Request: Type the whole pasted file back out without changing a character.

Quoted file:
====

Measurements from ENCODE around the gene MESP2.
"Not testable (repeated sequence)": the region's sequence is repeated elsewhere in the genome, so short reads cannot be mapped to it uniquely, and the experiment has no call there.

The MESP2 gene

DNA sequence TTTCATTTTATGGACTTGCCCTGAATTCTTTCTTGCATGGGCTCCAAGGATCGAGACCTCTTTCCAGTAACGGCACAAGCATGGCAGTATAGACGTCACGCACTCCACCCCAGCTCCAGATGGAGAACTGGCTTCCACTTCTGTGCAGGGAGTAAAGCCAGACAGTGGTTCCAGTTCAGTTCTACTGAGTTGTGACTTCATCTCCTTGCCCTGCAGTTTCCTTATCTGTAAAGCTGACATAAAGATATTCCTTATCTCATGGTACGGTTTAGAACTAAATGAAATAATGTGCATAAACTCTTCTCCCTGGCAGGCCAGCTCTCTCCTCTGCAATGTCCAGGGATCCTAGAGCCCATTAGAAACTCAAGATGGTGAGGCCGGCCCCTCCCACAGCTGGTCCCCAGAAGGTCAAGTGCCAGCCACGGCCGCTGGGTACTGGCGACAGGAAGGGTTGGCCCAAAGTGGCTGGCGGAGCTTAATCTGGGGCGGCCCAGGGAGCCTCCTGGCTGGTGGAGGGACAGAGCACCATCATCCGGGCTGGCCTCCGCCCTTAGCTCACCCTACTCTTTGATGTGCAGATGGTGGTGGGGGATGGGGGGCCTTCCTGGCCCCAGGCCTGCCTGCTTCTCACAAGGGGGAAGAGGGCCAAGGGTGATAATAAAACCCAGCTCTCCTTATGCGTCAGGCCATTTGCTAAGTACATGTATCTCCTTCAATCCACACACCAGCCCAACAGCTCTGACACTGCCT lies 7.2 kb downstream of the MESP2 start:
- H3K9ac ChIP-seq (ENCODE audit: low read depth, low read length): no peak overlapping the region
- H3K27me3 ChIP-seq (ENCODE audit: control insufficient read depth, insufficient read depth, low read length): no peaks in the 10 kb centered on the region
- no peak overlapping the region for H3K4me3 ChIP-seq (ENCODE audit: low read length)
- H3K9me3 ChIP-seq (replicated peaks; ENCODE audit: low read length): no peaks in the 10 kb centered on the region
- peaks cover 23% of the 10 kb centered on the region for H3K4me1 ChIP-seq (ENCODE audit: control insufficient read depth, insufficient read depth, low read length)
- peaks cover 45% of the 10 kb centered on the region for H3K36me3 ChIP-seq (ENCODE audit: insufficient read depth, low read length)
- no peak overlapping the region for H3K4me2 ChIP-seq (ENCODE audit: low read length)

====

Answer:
Measurements from ENCODE around the gene MESP2.
"Not testable (repeated sequence)": the region's sequence is repeated elsewhere in the genome, so short reads cannot be mapped to it uniquely, and the experiment has no call there.

The MESP2 gene

DNA sequence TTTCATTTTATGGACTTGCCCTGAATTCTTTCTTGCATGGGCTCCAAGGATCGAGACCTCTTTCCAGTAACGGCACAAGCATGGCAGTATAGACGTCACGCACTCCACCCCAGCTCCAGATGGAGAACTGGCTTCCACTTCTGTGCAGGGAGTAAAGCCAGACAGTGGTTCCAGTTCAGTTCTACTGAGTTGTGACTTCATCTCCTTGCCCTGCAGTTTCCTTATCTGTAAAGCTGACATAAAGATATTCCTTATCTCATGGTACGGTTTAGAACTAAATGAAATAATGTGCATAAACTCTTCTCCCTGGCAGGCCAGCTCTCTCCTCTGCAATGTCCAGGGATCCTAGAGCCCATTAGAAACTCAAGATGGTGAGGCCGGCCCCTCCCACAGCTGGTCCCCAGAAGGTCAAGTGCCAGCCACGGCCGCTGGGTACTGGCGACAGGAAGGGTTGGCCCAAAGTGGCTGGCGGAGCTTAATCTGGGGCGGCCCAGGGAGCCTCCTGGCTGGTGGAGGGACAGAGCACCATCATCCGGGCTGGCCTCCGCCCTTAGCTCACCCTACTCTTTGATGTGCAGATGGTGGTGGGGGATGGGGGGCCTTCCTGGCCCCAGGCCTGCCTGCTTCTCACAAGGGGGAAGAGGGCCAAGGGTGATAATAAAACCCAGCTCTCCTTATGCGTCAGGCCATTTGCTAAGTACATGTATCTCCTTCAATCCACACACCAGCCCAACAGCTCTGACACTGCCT lies 7.2 kb downstream of the MESP2 start:
- H3K9ac ChIP-seq (ENCODE audit: low read depth, low read length): no peak overlapping the region
- H3K27me3 ChIP-seq (ENCODE audit: control insufficient read depth, insufficient read depth, low read length): no peaks in the 10 kb centered on the region
- no peak overlapping the region for H3K4me3 ChIP-seq (ENCODE audit: low read length)
- H3K9me3 ChIP-seq (replicated peaks; ENCODE audit: low read length): no peaks in the 10 kb centered on the region
- peaks cover 23% of the 10 kb centered on the region for H3K4me1 ChIP-seq (ENCODE audit: control insufficient read depth, insufficient read depth, low read length)
- peaks cover 45% of the 10 kb centered on the region for H3K36me3 ChIP-seq (ENCODE audit: insufficient read depth, low read length)
- no peak overlapping the region for H3K4me2 ChIP-seq (ENCODE audit: low read length)